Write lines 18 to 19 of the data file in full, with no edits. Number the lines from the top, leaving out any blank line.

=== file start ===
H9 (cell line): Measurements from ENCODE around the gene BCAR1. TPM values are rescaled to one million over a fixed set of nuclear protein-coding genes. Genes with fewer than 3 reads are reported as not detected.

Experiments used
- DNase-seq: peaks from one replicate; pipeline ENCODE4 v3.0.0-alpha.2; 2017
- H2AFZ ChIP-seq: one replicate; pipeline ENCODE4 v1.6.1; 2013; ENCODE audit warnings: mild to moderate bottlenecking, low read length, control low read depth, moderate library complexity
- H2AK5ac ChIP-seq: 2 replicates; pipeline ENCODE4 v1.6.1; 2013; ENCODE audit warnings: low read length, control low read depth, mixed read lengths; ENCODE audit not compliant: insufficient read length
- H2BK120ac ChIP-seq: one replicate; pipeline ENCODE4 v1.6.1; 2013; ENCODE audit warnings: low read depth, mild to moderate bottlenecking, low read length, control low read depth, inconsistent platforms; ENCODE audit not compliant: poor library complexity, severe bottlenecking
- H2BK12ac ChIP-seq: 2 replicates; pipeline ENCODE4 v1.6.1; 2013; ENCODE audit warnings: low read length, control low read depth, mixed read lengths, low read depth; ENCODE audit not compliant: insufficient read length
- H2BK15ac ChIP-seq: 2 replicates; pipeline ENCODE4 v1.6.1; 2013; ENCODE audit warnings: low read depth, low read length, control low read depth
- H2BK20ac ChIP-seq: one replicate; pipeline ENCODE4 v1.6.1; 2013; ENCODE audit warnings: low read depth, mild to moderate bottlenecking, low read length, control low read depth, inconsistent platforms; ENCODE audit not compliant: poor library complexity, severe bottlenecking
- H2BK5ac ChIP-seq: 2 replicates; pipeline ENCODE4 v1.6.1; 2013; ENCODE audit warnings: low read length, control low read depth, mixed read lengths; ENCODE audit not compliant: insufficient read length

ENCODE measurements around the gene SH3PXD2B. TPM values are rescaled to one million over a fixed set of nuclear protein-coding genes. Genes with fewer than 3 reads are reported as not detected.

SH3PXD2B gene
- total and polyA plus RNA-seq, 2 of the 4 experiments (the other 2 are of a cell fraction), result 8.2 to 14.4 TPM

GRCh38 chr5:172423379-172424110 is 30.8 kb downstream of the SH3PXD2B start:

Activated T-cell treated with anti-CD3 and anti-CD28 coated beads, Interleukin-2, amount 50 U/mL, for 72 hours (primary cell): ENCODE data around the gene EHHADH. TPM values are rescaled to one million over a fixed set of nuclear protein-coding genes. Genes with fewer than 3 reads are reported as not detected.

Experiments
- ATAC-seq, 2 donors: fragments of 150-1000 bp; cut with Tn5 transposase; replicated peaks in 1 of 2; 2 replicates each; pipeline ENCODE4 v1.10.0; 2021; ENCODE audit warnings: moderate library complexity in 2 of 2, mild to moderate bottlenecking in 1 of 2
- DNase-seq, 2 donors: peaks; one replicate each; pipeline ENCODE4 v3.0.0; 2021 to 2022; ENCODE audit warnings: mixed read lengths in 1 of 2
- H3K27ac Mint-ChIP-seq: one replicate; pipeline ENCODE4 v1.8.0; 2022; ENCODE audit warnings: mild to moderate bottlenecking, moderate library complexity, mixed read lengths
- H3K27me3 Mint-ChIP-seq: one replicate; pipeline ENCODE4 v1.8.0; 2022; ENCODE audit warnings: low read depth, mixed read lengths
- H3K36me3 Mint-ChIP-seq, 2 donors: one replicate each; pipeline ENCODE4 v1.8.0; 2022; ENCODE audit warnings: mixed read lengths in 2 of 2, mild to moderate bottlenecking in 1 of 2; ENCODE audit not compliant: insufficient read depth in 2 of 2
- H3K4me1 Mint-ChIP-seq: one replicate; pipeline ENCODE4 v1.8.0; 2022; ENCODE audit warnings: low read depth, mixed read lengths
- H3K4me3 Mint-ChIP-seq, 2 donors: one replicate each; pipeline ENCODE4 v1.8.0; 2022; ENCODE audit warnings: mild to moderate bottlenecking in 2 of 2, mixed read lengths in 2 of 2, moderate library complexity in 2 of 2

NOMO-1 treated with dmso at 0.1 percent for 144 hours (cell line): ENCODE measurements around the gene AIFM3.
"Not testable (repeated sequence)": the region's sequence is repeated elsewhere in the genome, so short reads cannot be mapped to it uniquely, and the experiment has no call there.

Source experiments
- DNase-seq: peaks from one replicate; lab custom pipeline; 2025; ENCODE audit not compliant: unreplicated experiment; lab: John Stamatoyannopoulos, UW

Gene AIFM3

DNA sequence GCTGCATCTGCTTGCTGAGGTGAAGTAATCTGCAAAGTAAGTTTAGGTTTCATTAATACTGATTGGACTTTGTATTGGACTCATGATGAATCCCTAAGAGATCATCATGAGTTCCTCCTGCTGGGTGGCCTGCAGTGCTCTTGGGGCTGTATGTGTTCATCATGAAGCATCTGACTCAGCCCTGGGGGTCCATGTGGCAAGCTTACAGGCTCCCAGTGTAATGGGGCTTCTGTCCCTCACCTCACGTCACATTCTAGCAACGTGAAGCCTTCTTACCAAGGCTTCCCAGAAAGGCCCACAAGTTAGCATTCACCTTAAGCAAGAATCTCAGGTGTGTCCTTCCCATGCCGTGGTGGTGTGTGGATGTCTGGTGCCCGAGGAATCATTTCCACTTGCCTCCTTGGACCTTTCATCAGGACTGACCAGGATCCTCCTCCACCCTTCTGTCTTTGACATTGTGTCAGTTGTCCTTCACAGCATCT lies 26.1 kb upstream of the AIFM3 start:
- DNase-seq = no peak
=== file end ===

- DNase-seq, 2 donors: peaks; one replicate each; pipeline ENCODE4 v3.0.0; 2021 to 2022; ENCODE audit warnings: mixed read lengths in 1 of 2
- H3K27ac Mint-ChIP-seq: one replicate; pipeline ENCODE4 v1.8.0; 2022; ENCODE audit warnings: mild to moderate bottlenecking, moderate library complexity, mixed read lengths